2. Autoxidation of Dopamine and the Protective Role of Glutamate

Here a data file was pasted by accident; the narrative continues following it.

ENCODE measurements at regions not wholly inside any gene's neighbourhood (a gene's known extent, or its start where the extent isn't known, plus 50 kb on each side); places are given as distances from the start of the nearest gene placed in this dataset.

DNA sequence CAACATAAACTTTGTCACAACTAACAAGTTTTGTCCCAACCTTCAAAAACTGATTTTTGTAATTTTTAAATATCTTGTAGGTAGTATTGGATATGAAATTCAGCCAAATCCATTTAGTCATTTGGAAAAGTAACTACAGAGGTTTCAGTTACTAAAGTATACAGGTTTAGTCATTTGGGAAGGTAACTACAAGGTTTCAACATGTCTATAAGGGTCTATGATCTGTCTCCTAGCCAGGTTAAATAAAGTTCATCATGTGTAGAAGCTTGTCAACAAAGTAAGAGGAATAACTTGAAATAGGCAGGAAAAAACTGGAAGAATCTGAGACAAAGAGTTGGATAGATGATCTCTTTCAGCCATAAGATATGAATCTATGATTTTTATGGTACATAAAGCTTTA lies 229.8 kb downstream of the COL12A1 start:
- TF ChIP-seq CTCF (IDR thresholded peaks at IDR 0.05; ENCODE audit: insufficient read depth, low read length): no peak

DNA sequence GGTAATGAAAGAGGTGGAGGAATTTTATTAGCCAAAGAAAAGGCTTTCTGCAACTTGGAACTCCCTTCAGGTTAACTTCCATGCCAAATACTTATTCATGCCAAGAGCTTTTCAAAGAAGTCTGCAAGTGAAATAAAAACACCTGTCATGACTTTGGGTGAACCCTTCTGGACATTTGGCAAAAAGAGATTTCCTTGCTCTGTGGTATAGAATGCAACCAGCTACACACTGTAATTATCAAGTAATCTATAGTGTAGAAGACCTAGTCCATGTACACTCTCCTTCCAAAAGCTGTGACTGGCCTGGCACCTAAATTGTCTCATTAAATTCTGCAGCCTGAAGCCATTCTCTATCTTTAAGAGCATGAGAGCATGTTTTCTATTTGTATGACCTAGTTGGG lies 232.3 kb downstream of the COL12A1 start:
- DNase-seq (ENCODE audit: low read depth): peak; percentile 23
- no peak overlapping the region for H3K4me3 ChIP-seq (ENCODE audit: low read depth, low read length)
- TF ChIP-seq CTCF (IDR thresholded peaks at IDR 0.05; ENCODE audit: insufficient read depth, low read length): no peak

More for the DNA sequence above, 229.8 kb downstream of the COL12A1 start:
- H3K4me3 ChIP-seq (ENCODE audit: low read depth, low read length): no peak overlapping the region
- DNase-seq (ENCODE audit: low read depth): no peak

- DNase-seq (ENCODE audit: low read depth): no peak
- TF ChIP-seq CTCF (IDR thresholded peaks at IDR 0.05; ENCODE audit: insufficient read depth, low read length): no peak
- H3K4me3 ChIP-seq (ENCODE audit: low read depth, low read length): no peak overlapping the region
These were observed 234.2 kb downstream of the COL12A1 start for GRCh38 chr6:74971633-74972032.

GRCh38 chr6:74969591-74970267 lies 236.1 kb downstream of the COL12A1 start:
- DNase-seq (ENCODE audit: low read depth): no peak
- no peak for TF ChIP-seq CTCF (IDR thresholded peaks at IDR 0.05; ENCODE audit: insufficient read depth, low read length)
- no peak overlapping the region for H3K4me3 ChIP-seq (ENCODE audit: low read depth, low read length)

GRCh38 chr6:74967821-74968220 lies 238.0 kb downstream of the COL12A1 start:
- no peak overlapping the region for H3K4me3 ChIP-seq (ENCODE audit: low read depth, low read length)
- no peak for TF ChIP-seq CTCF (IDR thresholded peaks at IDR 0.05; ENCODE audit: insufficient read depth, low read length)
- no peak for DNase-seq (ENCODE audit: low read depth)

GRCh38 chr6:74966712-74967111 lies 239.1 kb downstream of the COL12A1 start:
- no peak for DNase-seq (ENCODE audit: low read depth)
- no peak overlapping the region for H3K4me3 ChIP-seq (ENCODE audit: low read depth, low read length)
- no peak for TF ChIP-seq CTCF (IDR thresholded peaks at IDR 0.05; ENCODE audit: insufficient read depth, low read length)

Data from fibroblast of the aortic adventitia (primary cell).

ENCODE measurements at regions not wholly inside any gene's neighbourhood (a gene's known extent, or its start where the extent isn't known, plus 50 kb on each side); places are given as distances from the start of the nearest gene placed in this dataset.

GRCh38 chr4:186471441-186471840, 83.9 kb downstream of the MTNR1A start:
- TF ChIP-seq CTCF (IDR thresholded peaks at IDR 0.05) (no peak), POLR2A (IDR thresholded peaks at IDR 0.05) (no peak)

Under alkaline and aerobic conditions, dopamine can undergo autoxidation to form quinones and produce hydrogen peroxide [9][40]. The quinones further polymerize to form macromolecular neuromelanin polymers, which increase the pigmentation of neurons in the substantia nigra [41]. The pigmented dopaminergic neurons in the substantia nigra are preferentially lost in Parkinson’s disease [13]. In the present study, 10 mM of dopamine was used to observe time-dependent color development due to dopamine oxidation under physiological conditions (a pH 7.4, 0.15 M PBS). Compared to dopamine alone, the addition of −200 mM of glutamate effectively inhibited dopamine oxidation, while that of −500 mM of glutamate almost completely inhibited the oxidation, as evaluated by the color development at OD410nm (Figure 1A). Since dopamine autoxidation leads to the formation of reactive oxygen species (ROS), 50 μM of DCFH-DA as a fluorescent probe was used to detect the ROS produced by 10 mM of dopamine. The production of ROS was significantly inhibited by −200 mM of glutamate, while 500 mM of glutamate nearly entirely inhibited ROS production (Figure 1B). During the nonenzymatic autoxidation process of dopamine, intermediate quinones can covalently react with cysteine sulfhydryl groups in proteins or enzymes, leading to the formation of quinoproteins [8][42][43]. Quinoprotein adduct formation may play a role in the age-dependent selective vulnerability of dopaminergic neurons in Parkinson’s disease [44]. To detect the production of dopamine-quinoproteins, dopamine and GAPDH (with a free thiol group of a cysteine residue at position 151) were co-incubated at 37 °C for 1 h in vitro. As shown in Figure 1C, in the absence of dopamine, quinoproteins were not observed (lane 2). After a 1 h co-incubation of GAPDH and dopamine (5 mM), dopamine-quinoproteins could be clearly visualized (lane 3). The addition of glutamate (500 mM, lane 1) sufficiently inhibited quinoprotein formation. These results together suggest that glutamate has an inhibitory effect on the autoxidation of dopamine. However, the specific mechanism involved is not clear. We speculated that this may involve the nature of autoxidation. In fact, the spin limitation of dioxygen is a dynamic barrier to the oxidation of biomolecules such as dopamine [45]. The direct reaction between the two requires a large amount of activation energy; thus, the oxidation rate of biomolecules is very slow and the real autoxidation of biomolecules is a negligible process [45]. However, many transition metals with various spin states can overcome the spin limitation of dioxygen and thus increase the oxidation rate of biomolecules. The commonly described autoxidation of biomolecules such as catecholamines is actually promoted by transition metals [45]. David et al. proposed that the oxidation of dopamine in the absence of added copper may be significantly influenced by the presence of metal impurities [46]. In deionized water that was further purified by chromatography over Chelex 100 resin prior to use, epinephrine does not autoxidize. However, epinephrine was oxidized rapidly in deionized water, but this oxidation could be prevented by desferal (a potent metal chelating agent) [47]. The autoxidation of (-)-epigallocatechin-3-gallate, a well-documented redox-active catechin mainly found in green tea, can be largely prevented by EDTA, indicating that trace amounts of transition metals are involved in the autoxidation process [48]. Many buffer systems, especially phosphate, can form complexes with transition metals. Thus, in many experimental systems, the presence of trace metals in the buffer is inevitable [45]. Put simply, there is no pure “autoxidation”. The essence of biomolecule autoxidation is oxidation involving trace amounts of transition metals. It has been reported that glutamate can react with copper by forming complexes [49][50]. Indeed, as shown in Figure 1D, the characteristic blue color of glutamate-copper complexes is enhanced as a function of the increased glutamate concentrations. Preformed glutamate-copper complexes consistently show a compromised capacity to promote dopamine oxidation as compared with free copper (Figure 1E). We thus speculate that the inhibitory effect of glutamate on the autoxidation of dopamine could be attributed to glutamate’s restriction on redox-active copper bound to dopamine or the buffer system. Since trace amounts of transition metals, which promote the autoxidation of biomolecules, form complexes with biomolecules and/or buffers, as much as 14 mM of EDTA was required to effectively suppress the “autoxidation” of (-)-epigallocatechin-3-gallate [48]. The present study also consistently showed that higher molar ratios of glutamate/dopamine were needed to fully inhibit the autoxidation of dopamine. In the case of the free copper-promoted oxidation of dopamine, which has been implicated in dopamine-associated toxicity [11][51], we estimated that glutamate would be highly effective in preventing dopamine oxidation—i.e., to achieve an effective protective effect, the molar ratios of glutamate/dopamine are significantly lowered compared to the case of dopamine “autoxidation”. Next, we examined this possibility.